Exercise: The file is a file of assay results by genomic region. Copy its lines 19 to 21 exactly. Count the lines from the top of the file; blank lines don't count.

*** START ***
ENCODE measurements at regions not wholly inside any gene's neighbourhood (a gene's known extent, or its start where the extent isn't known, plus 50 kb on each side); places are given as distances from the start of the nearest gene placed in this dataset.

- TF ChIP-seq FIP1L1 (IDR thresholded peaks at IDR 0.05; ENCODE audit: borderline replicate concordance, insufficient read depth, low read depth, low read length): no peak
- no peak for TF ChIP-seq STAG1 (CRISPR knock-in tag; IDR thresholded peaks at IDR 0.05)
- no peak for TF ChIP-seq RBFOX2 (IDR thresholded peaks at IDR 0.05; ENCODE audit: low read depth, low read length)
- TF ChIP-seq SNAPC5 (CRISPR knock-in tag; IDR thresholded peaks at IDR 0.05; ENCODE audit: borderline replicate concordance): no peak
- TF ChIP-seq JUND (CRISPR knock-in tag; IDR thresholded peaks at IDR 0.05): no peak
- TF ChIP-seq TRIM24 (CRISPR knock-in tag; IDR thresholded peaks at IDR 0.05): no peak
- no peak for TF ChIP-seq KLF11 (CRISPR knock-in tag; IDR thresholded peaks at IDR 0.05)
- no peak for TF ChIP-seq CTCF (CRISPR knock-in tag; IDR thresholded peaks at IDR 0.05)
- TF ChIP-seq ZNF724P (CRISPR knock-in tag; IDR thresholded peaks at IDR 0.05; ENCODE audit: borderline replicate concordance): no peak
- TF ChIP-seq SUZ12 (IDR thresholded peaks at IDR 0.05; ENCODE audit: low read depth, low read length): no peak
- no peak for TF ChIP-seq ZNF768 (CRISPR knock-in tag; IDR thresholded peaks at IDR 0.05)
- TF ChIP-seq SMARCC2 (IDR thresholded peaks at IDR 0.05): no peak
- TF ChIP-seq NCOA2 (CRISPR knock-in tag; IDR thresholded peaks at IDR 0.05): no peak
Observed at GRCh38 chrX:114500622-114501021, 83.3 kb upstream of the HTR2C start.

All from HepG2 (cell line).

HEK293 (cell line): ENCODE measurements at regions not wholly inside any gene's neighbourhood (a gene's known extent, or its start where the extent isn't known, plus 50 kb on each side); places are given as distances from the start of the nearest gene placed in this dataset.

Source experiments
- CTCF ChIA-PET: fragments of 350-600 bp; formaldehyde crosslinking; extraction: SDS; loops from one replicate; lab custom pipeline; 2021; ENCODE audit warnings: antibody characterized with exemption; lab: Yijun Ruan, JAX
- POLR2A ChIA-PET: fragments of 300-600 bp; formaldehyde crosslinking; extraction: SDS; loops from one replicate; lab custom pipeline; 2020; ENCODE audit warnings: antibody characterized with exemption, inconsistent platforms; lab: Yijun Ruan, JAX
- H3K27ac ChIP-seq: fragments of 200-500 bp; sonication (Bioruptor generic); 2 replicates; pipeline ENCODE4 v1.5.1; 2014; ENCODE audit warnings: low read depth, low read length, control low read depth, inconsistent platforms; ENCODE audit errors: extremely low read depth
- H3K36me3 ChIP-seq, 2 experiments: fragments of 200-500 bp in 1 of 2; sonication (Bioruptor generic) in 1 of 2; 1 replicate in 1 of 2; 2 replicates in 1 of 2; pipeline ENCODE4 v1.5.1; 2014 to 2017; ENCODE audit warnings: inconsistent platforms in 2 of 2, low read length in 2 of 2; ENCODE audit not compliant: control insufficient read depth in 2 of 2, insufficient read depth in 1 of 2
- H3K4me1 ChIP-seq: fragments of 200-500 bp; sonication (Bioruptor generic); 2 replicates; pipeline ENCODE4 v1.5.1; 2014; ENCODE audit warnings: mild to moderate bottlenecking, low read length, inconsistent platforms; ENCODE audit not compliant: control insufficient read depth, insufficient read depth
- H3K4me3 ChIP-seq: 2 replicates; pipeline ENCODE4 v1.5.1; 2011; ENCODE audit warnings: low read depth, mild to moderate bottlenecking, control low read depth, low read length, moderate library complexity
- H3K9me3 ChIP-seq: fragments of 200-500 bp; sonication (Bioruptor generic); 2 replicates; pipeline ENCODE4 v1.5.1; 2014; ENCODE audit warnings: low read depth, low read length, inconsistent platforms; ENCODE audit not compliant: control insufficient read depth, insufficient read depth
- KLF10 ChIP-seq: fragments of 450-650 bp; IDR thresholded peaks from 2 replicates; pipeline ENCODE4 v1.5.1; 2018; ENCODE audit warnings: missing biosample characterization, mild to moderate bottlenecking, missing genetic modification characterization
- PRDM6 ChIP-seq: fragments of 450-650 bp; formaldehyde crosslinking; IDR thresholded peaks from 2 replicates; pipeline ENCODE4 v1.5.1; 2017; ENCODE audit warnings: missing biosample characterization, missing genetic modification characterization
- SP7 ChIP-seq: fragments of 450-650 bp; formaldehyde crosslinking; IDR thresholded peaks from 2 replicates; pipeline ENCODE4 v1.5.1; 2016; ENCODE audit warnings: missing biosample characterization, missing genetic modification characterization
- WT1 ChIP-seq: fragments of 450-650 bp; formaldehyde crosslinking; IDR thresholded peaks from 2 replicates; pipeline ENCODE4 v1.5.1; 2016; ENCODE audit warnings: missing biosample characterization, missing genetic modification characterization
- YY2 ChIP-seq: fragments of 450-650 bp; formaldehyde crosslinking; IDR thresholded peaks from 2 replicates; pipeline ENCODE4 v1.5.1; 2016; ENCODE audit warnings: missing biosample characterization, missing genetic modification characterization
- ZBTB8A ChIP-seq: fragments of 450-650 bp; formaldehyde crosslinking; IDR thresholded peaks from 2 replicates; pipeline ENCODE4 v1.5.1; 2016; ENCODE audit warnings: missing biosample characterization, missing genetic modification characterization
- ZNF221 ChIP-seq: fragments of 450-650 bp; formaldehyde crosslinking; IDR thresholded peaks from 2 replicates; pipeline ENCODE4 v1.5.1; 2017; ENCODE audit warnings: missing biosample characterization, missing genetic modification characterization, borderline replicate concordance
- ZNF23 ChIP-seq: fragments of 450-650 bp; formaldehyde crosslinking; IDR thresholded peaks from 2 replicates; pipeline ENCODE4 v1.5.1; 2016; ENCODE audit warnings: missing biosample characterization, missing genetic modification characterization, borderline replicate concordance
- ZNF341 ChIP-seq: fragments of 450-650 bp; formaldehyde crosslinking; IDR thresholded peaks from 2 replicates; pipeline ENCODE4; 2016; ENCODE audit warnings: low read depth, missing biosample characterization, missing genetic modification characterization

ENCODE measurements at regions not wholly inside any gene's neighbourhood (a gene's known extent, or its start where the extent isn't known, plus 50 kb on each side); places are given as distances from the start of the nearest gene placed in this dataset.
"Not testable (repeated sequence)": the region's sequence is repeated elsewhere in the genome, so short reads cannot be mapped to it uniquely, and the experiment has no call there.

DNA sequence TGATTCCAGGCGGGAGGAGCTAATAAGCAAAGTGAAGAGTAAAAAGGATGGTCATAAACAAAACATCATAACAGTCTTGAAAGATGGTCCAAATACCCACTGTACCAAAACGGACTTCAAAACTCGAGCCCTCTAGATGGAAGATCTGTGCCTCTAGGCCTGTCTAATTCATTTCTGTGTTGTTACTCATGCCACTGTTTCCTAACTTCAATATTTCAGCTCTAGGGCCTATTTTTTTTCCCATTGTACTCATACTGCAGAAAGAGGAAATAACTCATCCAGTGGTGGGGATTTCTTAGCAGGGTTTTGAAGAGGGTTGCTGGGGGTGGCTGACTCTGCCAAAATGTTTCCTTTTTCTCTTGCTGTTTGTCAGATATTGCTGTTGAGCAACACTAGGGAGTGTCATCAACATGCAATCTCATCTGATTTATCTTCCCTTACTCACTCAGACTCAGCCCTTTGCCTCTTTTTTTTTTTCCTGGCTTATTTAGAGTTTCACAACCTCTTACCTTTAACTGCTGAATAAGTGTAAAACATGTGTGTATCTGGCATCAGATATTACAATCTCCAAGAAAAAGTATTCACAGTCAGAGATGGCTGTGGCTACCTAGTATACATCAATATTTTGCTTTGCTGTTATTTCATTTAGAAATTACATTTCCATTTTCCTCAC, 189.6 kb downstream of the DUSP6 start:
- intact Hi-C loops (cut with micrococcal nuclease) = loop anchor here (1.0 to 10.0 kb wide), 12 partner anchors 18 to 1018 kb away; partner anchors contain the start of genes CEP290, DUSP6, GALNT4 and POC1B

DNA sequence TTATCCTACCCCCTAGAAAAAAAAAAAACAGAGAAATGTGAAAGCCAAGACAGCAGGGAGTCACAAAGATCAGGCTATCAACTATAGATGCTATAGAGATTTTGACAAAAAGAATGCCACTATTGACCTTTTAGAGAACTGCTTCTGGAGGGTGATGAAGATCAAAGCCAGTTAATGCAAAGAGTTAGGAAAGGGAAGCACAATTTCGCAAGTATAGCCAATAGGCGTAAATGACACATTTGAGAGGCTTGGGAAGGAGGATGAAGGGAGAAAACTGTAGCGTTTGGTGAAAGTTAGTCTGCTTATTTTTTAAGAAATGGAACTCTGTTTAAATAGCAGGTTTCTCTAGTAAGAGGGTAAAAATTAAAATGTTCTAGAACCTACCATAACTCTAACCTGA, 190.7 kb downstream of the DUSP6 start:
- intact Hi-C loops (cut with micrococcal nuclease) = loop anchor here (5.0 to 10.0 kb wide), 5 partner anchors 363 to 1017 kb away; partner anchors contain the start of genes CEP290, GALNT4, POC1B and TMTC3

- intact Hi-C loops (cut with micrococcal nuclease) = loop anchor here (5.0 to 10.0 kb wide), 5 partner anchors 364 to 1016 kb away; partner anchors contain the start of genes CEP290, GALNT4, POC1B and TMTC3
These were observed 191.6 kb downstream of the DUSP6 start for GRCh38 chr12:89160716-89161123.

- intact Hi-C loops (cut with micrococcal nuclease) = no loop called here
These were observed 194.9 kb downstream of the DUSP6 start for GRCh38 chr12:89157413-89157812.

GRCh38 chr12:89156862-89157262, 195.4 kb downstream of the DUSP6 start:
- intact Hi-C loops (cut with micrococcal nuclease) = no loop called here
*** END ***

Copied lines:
- CTCF ChIA-PET: fragments of 350-600 bp; formaldehyde crosslinking; extraction: SDS; loops from one replicate; lab custom pipeline; 2021; ENCODE audit warnings: antibody characterized with exemption; lab: Yijun Ruan, JAX
- POLR2A ChIA-PET: fragments of 300-600 bp; formaldehyde crosslinking; extraction: SDS; loops from one replicate; lab custom pipeline; 2020; ENCODE audit warnings: antibody characterized with exemption, inconsistent platforms; lab: Yijun Ruan, JAX
- H3K27ac ChIP-seq: fragments of 200-500 bp; sonication (Bioruptor generic); 2 replicates; pipeline ENCODE4 v1.5.1; 2014; ENCODE audit warnings: low read depth, low read length, control low read depth, inconsistent platforms; ENCODE audit errors: extremely low read depth